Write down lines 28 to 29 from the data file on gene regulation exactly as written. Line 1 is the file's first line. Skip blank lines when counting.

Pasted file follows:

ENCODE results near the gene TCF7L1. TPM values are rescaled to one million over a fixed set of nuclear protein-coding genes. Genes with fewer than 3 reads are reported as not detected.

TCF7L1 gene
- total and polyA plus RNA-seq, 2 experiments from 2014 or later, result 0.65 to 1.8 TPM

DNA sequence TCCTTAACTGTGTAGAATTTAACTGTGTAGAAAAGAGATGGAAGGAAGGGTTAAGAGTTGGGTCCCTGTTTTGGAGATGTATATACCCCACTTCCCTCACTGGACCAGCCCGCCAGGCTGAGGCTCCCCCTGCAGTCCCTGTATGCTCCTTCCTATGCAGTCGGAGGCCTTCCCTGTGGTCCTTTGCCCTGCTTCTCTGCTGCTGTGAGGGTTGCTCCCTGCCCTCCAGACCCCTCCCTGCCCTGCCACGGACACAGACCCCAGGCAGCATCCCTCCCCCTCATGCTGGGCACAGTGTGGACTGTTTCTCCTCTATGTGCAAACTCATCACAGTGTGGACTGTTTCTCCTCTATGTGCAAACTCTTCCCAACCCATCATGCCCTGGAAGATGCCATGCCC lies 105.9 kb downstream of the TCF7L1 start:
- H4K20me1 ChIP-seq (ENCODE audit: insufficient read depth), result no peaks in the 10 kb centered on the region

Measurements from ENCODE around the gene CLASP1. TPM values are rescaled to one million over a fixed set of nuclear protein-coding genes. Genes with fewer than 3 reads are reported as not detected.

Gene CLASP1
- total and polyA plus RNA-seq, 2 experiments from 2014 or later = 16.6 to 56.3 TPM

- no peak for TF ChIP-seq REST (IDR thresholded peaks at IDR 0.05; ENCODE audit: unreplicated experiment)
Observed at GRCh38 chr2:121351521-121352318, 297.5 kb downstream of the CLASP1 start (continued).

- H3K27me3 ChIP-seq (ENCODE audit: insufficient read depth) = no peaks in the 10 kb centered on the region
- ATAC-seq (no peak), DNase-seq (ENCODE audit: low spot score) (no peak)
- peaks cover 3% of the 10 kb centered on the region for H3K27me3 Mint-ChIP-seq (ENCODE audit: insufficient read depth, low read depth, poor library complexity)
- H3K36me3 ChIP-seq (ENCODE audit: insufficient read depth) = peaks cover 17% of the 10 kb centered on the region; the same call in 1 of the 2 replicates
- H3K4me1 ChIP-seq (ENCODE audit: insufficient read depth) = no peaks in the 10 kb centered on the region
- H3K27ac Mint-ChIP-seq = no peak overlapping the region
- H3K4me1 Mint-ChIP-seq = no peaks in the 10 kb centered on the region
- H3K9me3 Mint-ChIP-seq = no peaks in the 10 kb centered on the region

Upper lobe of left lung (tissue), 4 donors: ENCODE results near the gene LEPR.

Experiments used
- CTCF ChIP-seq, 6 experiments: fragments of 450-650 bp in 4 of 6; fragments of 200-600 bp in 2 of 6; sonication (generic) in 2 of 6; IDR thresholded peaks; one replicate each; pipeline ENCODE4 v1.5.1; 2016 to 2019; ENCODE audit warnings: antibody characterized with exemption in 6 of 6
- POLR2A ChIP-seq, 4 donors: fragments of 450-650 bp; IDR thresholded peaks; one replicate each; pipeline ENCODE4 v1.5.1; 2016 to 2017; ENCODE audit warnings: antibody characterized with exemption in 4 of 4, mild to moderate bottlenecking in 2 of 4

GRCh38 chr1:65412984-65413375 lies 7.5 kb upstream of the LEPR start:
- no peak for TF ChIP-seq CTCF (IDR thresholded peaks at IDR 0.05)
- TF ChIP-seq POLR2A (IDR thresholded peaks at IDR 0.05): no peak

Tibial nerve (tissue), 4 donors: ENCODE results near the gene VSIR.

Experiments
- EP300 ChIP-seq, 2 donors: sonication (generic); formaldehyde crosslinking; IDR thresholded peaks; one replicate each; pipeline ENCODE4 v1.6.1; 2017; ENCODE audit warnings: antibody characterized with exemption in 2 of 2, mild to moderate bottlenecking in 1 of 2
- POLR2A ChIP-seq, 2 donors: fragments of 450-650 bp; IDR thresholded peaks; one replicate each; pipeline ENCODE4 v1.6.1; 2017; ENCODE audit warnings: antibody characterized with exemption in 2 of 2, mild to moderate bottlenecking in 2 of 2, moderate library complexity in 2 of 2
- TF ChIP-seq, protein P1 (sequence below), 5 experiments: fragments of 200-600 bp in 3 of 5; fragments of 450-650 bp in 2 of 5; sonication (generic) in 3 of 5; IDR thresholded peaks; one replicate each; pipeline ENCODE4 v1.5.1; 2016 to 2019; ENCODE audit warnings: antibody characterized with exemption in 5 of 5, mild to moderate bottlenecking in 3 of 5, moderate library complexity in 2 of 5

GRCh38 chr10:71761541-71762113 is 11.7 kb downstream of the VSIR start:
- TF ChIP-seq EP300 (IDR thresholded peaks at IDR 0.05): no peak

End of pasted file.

- EP300 ChIP-seq, 2 donors: sonication (generic); formaldehyde crosslinking; IDR thresholded peaks; one replicate each; pipeline ENCODE4 v1.6.1; 2017; ENCODE audit warnings: antibody characterized with exemption in 2 of 2, mild to moderate bottlenecking in 1 of 2
- POLR2A ChIP-seq, 2 donors: fragments of 450-650 bp; IDR thresholded peaks; one replicate each; pipeline ENCODE4 v1.6.1; 2017; ENCODE audit warnings: antibody characterized with exemption in 2 of 2, mild to moderate bottlenecking in 2 of 2, moderate library complexity in 2 of 2